Who's asking: Chris Neely, St. Louis, MO
This is the last peanut question for a while, I think -- although I am very fond of peanuts, alone and as peanut butter. I don't really like peanuts in things, and peanut butter-flavored stuff is usually gross... exceptions to this are Isamax's peanut butter whoopie pie and the peanut-butter filled, chocolate-frosted doughnuts at Stan's in Westwood.
But I digress. Peanuts are called peanuts because they look like peas and taste like nuts. The word "peanut" dates to 1807, approximately; before that, they were called ground nuts and ground peas. The British also called them "monkey nuts."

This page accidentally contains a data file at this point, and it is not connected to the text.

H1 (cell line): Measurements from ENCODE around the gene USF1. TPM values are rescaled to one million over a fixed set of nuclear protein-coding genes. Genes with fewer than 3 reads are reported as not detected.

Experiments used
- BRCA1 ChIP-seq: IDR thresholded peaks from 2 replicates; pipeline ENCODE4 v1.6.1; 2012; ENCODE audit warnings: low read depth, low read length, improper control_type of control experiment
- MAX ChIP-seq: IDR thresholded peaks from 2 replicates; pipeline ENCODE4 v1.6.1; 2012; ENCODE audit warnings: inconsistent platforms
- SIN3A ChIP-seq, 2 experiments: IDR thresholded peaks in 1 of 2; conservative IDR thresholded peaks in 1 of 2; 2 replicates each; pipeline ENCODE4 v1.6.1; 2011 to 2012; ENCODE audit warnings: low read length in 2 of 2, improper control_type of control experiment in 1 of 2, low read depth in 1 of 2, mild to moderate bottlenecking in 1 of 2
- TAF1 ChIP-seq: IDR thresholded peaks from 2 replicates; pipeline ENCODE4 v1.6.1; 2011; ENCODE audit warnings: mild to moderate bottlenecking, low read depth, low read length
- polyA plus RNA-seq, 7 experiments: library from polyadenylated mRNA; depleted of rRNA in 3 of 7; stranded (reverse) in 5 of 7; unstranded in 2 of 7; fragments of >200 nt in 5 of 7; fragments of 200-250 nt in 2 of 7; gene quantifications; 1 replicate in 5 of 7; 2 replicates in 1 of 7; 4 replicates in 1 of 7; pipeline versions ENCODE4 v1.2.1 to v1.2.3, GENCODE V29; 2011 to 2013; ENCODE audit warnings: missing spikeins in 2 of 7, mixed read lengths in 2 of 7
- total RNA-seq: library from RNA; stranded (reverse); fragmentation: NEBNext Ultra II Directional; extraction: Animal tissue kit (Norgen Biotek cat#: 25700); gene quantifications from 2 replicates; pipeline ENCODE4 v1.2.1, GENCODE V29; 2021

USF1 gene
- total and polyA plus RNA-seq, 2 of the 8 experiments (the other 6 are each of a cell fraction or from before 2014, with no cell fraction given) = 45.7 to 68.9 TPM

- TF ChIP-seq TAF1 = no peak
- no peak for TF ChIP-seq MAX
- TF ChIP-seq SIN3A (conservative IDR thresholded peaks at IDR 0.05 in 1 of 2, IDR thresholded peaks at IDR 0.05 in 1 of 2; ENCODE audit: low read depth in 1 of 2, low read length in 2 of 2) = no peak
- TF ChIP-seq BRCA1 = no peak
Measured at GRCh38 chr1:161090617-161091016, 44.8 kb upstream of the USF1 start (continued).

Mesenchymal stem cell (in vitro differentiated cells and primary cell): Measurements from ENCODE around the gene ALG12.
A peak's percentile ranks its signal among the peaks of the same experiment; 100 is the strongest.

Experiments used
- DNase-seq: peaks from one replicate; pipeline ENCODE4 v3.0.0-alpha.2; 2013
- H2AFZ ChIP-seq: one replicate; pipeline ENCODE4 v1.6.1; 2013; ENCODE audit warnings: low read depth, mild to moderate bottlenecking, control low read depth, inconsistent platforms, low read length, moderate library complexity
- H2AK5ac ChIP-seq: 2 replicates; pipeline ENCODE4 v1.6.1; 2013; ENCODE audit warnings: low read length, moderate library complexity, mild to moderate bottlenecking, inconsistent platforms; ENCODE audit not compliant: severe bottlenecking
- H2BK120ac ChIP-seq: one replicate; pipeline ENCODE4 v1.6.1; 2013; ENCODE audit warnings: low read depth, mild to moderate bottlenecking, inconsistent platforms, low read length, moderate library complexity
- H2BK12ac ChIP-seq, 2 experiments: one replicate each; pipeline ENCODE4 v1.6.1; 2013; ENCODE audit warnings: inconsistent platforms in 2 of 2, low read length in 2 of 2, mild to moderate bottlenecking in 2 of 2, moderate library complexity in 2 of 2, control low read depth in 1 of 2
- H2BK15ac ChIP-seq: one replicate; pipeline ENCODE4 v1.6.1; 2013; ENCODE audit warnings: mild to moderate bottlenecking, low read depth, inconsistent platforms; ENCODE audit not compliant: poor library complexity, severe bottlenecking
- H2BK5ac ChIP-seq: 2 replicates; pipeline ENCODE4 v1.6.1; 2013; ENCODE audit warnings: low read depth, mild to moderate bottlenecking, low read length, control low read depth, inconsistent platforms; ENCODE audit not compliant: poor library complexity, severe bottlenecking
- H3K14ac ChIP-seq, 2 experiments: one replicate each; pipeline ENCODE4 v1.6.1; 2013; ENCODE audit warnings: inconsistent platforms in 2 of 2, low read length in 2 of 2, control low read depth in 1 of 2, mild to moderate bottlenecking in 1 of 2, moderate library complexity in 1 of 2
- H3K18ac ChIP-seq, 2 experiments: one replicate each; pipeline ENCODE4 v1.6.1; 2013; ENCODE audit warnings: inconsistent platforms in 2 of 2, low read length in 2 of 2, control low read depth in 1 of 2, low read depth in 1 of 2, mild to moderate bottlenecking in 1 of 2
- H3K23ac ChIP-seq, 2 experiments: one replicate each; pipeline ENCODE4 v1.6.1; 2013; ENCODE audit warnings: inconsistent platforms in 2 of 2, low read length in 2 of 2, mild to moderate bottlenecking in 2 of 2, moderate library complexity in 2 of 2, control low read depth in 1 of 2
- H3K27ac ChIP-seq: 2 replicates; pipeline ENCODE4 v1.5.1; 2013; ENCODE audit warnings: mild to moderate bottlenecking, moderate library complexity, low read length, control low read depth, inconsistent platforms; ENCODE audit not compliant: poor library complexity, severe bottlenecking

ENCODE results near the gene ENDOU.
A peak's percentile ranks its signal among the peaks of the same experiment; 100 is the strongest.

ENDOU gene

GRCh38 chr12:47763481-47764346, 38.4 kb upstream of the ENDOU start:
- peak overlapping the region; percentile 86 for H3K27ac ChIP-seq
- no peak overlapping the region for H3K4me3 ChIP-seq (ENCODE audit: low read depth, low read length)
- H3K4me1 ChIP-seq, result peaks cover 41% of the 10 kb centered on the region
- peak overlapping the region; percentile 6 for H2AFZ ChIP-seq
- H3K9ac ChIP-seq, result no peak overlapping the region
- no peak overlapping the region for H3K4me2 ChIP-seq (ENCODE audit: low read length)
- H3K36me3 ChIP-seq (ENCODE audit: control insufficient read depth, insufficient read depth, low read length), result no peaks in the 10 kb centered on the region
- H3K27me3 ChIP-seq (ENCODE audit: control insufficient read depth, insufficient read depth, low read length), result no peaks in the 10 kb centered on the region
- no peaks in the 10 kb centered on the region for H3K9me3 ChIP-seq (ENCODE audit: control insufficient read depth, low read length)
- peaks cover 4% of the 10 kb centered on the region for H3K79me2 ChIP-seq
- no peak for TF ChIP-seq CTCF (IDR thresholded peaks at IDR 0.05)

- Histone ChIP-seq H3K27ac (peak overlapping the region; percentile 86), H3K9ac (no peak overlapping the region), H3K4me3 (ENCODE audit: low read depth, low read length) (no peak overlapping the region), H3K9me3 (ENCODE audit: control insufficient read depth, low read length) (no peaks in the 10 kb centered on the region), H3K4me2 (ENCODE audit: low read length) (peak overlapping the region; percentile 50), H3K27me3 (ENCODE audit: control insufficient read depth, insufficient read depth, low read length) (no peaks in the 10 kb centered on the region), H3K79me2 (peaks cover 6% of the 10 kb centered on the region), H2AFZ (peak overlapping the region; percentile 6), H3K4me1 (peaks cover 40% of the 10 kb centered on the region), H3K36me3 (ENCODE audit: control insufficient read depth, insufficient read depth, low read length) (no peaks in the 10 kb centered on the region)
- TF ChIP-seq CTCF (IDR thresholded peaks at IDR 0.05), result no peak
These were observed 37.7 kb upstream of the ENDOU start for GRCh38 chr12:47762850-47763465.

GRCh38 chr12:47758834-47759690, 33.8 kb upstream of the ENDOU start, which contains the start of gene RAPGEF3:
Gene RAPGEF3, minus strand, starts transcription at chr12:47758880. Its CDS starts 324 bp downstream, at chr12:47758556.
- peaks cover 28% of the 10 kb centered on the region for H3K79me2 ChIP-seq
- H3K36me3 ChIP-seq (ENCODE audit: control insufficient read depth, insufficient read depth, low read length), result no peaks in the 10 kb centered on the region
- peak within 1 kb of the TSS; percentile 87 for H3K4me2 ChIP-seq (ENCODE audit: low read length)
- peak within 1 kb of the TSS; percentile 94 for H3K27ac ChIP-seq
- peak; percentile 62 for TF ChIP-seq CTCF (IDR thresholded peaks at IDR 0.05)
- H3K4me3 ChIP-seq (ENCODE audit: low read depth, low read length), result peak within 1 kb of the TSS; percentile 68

A nut, botanically, is the hard, one-seeded fruit of a tree. Peanuts grow on vines, not on trees, they're not hard, and they grow two or three to a pod. So they're not nuts.
This begs the next question, "What is a legume?" A legume is a pod that splits into two valves, with the seeds attached to one side of the valve. That describes peanuts, peas and beans. It also describes tamarinds, which I would never have classified as legumes, but actually are.
Peanut butter and tamarind paste might be a pretty good combination, now I think of it.